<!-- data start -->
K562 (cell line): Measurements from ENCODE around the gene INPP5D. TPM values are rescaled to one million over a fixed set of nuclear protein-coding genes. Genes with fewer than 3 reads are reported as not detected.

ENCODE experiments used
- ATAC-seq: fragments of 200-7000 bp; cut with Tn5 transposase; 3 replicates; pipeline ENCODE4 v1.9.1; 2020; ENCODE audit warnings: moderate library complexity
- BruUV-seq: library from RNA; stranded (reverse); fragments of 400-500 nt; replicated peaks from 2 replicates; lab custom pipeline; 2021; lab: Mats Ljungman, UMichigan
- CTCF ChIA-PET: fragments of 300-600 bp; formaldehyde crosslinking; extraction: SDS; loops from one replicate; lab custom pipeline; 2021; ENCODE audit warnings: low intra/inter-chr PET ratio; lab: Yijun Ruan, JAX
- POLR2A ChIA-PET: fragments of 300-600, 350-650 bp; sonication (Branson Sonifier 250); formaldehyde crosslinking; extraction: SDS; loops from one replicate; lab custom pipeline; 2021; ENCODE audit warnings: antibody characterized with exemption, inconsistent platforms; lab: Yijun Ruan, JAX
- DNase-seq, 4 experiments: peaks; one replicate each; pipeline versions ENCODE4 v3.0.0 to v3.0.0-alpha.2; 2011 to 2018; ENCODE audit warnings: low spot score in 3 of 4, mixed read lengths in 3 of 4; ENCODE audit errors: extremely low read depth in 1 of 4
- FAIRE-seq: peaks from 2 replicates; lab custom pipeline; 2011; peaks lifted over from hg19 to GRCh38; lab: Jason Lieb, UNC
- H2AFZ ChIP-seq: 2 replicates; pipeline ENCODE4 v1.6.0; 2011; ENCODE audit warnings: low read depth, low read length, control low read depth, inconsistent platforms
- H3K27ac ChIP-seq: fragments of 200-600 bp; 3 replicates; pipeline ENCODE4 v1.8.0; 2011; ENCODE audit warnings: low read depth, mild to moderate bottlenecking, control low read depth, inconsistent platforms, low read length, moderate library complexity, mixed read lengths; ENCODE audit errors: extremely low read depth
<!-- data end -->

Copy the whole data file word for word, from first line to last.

K562 (cell line): Measurements from ENCODE around the gene INPP5D. TPM values are rescaled to one million over a fixed set of nuclear protein-coding genes. Genes with fewer than 3 reads are reported as not detected.

ENCODE experiments used
- ATAC-seq: fragments of 200-7000 bp; cut with Tn5 transposase; 3 replicates; pipeline ENCODE4 v1.9.1; 2020; ENCODE audit warnings: moderate library complexity
- BruUV-seq: library from RNA; stranded (reverse); fragments of 400-500 nt; replicated peaks from 2 replicates; lab custom pipeline; 2021; lab: Mats Ljungman, UMichigan
- CTCF ChIA-PET: fragments of 300-600 bp; formaldehyde crosslinking; extraction: SDS; loops from one replicate; lab custom pipeline; 2021; ENCODE audit warnings: low intra/inter-chr PET ratio; lab: Yijun Ruan, JAX
- POLR2A ChIA-PET: fragments of 300-600, 350-650 bp; sonication (Branson Sonifier 250); formaldehyde crosslinking; extraction: SDS; loops from one replicate; lab custom pipeline; 2021; ENCODE audit warnings: antibody characterized with exemption, inconsistent platforms; lab: Yijun Ruan, JAX
- DNase-seq, 4 experiments: peaks; one replicate each; pipeline versions ENCODE4 v3.0.0 to v3.0.0-alpha.2; 2011 to 2018; ENCODE audit warnings: low spot score in 3 of 4, mixed read lengths in 3 of 4; ENCODE audit errors: extremely low read depth in 1 of 4
- FAIRE-seq: peaks from 2 replicates; lab custom pipeline; 2011; peaks lifted over from hg19 to GRCh38; lab: Jason Lieb, UNC
- H2AFZ ChIP-seq: 2 replicates; pipeline ENCODE4 v1.6.0; 2011; ENCODE audit warnings: low read depth, low read length, control low read depth, inconsistent platforms
- H3K27ac ChIP-seq: fragments of 200-600 bp; 3 replicates; pipeline ENCODE4 v1.8.0; 2011; ENCODE audit warnings: low read depth, mild to moderate bottlenecking, control low read depth, inconsistent platforms, low read length, moderate library complexity, mixed read lengths; ENCODE audit errors: extremely low read depth